It is with this preface that I give you some random thoughts from last week. First, it was a great first week. I have had nine school openings as Superintendent and this year was by far the smoothest. One would think that each school year should be easier the more years someone has under their belt, but the field of education is different than others in that respect. Each year presents itself with different challenges that need to be navigated by everyone involved and this year was no different. It takes a team to make things successful here, and I would like to thank the students, parents, faculty, and staff for coming together and helping us to get our school year off on the right foot.
I am particularly excited for this year because along with maintaining the outstanding academic achievement we have grown to expect, we are also going to focus in a couple of areas that have needed some additional attention. First, is in the area of Special Education. Last year we made huge strides in identifying what services we offer our children with disabilities and how those services are delivered. We also began a strong partnership with parents who formed a Special Education Parent Teacher Student Association (SEPTSA) which will open a line of communication with all regarding students with disabilities.
This year I plan on visiting and observing all of our out of District placements, as well as schools who have begun initiatives to provide “fully” inclusive special education programs. The goal by the end of the year will be to understand if we are providing the least restrictive environment for our children and if not what programming changes would need to be made to accomplish the task. My guess is that what I am hearing and what I will see will be different, so I will hold judgment of other programs until I have a chance to see everything with my own two eyes.
Second, we will be taking a closer look at how to help students who are at-risk of not completing school. At-risk, by my definition, is a child who has had significant changes in their grades, attendance, or behavior. These changes usually mean that something either at home, school, or work is causing them stress. This stress can turn into grade, attendance, and behavior issues that when left unchecked can cause a child to give up. This is unacceptable, and you would be surprised how many children at one point or another are “at-risk”; even in our community.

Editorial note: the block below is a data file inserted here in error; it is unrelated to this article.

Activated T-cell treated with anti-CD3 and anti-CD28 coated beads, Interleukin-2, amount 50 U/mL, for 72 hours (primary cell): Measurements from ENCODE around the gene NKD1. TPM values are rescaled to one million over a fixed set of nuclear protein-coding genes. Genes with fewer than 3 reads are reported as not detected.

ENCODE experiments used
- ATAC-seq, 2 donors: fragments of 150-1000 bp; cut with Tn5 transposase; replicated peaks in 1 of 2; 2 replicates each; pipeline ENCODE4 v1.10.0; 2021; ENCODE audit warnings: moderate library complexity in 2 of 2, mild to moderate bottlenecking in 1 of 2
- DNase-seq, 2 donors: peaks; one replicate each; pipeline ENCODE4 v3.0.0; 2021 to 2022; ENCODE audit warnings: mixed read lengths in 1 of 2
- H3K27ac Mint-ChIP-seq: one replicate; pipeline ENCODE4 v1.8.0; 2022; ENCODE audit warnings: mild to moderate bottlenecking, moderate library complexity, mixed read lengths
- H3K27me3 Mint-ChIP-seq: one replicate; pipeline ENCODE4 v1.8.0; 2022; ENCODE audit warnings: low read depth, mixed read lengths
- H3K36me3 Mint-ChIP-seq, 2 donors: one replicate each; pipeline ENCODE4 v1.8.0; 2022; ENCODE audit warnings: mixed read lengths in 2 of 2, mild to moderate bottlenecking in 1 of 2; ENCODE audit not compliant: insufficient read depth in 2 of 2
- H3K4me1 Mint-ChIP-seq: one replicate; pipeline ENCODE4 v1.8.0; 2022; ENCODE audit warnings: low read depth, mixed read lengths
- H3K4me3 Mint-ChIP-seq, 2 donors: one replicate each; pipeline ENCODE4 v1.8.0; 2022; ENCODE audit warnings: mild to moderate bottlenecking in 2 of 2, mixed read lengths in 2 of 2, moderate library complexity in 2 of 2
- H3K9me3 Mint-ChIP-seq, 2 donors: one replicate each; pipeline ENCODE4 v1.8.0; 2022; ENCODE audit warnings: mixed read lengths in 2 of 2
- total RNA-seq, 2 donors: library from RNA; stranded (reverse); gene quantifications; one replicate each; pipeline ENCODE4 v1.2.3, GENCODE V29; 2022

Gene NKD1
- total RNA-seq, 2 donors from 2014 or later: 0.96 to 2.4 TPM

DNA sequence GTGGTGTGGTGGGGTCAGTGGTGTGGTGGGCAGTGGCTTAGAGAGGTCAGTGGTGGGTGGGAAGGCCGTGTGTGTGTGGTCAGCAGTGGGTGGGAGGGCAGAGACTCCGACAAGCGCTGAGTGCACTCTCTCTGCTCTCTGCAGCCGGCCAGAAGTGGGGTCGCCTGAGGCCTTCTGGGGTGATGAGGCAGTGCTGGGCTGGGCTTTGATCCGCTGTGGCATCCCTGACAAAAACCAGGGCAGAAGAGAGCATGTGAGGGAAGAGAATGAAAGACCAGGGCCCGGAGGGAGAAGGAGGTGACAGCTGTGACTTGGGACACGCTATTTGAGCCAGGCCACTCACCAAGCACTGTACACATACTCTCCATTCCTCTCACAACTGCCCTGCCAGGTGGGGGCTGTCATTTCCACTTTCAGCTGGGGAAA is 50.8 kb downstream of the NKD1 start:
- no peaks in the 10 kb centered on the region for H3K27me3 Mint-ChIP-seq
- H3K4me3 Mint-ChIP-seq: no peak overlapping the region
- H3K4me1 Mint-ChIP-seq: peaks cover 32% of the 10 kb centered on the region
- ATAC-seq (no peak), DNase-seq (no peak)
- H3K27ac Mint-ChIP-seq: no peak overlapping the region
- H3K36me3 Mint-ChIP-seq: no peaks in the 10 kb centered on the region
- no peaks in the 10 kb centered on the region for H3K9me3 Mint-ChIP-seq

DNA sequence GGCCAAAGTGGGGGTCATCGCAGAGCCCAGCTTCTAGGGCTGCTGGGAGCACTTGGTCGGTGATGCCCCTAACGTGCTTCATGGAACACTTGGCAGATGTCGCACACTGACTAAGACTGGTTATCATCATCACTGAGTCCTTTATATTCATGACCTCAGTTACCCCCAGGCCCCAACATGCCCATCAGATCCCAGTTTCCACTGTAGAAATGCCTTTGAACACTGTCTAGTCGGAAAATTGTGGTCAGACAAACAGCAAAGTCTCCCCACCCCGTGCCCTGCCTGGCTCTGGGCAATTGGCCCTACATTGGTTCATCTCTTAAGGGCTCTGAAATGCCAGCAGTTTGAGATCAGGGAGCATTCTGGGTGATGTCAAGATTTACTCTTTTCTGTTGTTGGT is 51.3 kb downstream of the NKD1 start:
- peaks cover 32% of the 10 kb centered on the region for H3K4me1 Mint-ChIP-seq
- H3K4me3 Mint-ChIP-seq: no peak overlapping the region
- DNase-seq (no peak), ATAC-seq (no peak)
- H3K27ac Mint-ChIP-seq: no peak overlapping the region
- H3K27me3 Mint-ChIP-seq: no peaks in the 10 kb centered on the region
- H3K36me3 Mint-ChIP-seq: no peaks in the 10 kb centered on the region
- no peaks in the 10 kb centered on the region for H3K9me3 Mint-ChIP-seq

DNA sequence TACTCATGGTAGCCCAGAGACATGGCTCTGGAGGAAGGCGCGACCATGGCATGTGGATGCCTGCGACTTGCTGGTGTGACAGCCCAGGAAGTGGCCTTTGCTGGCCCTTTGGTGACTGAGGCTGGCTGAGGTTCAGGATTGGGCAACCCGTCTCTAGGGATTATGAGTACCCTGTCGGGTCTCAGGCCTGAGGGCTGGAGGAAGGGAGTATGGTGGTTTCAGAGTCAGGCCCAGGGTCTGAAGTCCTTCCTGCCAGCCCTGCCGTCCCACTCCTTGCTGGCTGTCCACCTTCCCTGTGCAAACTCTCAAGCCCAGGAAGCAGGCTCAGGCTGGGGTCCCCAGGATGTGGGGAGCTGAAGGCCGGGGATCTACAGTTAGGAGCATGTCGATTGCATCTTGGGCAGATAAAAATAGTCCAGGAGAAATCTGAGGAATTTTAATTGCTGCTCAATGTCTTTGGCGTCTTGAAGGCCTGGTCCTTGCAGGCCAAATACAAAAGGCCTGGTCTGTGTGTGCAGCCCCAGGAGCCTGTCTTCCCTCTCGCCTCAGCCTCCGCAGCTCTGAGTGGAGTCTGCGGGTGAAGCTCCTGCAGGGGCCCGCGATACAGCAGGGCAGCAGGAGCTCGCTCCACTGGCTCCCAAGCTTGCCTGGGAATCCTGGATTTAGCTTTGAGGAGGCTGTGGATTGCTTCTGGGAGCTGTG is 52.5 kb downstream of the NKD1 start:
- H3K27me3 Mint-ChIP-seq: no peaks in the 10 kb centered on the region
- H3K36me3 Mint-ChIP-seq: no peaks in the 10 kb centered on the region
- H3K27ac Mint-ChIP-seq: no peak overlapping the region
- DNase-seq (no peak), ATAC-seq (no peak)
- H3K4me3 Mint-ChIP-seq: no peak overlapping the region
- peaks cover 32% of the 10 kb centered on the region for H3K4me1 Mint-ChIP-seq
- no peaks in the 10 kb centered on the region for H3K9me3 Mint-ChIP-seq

The fix to this challenge is to provide more counseling support K-12, and also to provide ways for children to earn course credit outside of the traditional classroom setting. The question to ask yourself is to imagine how you would feel if you finished your ninth grade year knowing that you do not have enough credits to graduate High School even if you packed your schedule the next three years and passed everything. You would feel stress. Some keep that stress inside. Others fight, or do drugs, or stop attending school, or become class clowns and take time away from those who are not in the same predicament.
Through the Federal Stimulus Funding we are adding counseling support at the K-5, 6-8, and 9-12 levels and are also launching a credit accrual program called NovaNet so that students can try to get caught up while being counseled back to the right path to success.
To me and especially in our community where we are afforded the resources that are necessary, completing school is an expectation that should be available to all. My challenge is to renew a sense of wonder and dreaming. Ask your children, no matter how old, what they want to do when they grow up. Get them thinking beyond graduating. Get them thinking at as young an age as possible about how they will some day impact all of us by displaying their talents and skills to the world.
Have a great week and I promise a shorter post soon!